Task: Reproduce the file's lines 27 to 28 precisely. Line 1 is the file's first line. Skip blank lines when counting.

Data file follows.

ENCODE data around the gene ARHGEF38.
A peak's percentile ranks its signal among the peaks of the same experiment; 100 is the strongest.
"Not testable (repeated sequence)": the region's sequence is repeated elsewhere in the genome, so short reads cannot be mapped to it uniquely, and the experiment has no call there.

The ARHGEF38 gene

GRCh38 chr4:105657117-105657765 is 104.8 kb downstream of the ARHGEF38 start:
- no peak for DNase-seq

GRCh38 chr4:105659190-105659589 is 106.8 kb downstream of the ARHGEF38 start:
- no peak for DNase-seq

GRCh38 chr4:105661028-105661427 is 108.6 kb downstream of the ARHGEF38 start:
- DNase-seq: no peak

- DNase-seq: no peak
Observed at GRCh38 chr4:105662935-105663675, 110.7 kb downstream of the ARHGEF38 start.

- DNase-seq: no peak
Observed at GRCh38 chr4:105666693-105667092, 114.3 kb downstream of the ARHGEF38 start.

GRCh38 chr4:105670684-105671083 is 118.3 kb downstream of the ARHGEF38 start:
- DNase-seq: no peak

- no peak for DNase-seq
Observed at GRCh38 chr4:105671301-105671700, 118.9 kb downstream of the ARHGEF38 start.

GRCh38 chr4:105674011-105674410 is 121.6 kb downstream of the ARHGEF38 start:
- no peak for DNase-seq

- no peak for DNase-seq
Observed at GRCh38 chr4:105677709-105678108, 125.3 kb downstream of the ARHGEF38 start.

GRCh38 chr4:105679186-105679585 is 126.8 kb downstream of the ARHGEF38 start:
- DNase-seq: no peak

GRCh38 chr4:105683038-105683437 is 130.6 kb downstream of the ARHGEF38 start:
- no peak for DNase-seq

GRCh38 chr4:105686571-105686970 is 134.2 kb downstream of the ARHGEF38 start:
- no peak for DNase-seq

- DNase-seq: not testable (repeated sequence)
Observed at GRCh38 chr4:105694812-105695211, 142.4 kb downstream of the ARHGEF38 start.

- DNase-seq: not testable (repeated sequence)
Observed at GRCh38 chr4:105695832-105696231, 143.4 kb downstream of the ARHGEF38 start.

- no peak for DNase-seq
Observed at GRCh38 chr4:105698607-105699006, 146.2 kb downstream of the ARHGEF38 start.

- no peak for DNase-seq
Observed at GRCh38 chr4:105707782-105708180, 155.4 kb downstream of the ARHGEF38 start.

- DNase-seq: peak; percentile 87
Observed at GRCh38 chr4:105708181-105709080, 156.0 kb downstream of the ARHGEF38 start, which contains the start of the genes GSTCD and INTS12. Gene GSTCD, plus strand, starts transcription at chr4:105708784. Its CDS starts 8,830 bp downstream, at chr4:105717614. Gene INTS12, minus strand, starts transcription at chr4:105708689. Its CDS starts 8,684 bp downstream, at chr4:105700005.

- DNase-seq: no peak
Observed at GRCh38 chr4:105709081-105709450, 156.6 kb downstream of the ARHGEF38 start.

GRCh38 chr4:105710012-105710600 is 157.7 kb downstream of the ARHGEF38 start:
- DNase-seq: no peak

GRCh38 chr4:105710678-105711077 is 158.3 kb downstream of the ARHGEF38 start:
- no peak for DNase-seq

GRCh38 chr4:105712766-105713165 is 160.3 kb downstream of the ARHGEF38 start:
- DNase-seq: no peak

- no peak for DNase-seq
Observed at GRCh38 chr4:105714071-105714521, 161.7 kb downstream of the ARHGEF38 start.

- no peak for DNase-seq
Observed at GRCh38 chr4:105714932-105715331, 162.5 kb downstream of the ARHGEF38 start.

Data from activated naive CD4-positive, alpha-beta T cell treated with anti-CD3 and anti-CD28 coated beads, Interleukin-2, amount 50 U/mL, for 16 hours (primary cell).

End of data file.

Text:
GRCh38 chr4:105686571-105686970 is 134.2 kb downstream of the ARHGEF38 start:
- no peak for DNase-seq